Symantec hits the 1 billion protected IoT devices mark
- 26 August, 2015 01:01
Symantec is now securing in excess of one billion Internet of Things (IoT) devices and has said the channel has a big role to play in the market going forward.
The security firm has also expanded its Unified Security Strategy by investing in and offering what it describes as the industry’s most comprehensive IoT solutions.
It has signed Wincor, a provider of IT solutions and services to retail banks and the retail industry and other leading manufacturers in the industrial and automotive ecosystems.
Symantec Senior Director of Internet of Things Security, Shankar Somasundaram, said that as IoT innovation and adoption continues to grow, so has the opportunity for new cyber security risks.
“Symantec is partnering with manufacturers in the automotive, industrial control, and semiconductor industries, in addition to our work in healthcare and retail markets.”
The vendor’s approach includes authentication, device security, analytics and management to help prevent cars, medical devices, industrial control systems, and consumer electronics from getting hacked, tracked and electronically hijacked.
- Device security with embedded critical systems protection: The newest offering is said to protect IoT devices by locking down software embedded in the device to protect against zero-day attacks and prevent compromise.
- IoT roots of trust and device certificates: Symantec is working with chip providers and cryptographic library partners, including Texas Instruments and wolfSSL, to embed security at the hardware level. The vendor said these partnerships combine its certificate authority with the partner’s embeddable engines to create new “Roots of Trust,” the cornerstones for devices to safely encrypt and authenticate information.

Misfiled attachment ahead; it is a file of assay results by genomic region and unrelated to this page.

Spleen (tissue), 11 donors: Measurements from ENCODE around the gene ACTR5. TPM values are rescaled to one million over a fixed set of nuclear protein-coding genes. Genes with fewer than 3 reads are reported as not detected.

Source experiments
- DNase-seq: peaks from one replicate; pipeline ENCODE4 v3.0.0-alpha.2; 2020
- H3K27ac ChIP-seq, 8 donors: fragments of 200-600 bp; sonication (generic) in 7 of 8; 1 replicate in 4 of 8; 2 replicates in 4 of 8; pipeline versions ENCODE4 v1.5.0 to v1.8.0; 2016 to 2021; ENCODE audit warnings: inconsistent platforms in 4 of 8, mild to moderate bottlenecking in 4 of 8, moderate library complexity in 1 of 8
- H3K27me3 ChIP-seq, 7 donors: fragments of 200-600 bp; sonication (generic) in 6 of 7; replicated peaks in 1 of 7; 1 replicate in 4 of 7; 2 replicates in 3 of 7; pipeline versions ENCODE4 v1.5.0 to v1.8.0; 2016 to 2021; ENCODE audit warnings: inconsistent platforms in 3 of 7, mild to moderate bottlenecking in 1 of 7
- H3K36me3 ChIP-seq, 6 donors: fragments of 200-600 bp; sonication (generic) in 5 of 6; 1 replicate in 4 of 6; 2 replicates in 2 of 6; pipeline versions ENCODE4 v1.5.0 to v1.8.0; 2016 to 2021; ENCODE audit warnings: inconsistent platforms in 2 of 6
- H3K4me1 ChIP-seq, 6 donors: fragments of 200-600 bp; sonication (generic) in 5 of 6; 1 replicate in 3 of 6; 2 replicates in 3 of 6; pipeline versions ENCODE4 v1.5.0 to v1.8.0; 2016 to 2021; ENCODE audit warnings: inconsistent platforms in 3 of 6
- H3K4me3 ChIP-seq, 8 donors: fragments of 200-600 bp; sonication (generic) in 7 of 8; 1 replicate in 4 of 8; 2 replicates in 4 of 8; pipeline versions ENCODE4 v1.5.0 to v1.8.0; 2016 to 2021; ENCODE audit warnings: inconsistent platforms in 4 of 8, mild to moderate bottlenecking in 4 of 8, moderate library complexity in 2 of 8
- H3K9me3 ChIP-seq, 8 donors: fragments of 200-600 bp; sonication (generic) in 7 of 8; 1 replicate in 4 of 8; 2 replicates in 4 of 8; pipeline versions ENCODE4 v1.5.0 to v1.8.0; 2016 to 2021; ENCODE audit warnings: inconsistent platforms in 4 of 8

- Code signing certificates and secure app services: To ensure that code running on IoT devices is authorised, Symantec provides code signing certificates and a Cloud based signing-as-a-service for a number of code formats relevant to IoT.
“There are two ways partners can operate in this space, one is to deliver this capability as a managed service, and the other is by working with a vendor that is creating a specific technology,” he said.
“If a vendor is making home security systems for example, it may want to use the Symantec platform because it makes everything easier for them to manage but they still don’t want to manage it internally, that is where the partners can add value.
“Partners can also fulfill and advisory role with their manufacturing customers on selecting the right technology and ensuring customers are following best practices because many of these companies have very little understanding of the modern threat landscape.”
The vendor’s future plans to address IoT security include introducing new technologies, such as an IoT portal for managing all IoT security from a single interface, and security analytics for proactively detecting anomalies that might indicate stealthy attacks on IoT networks.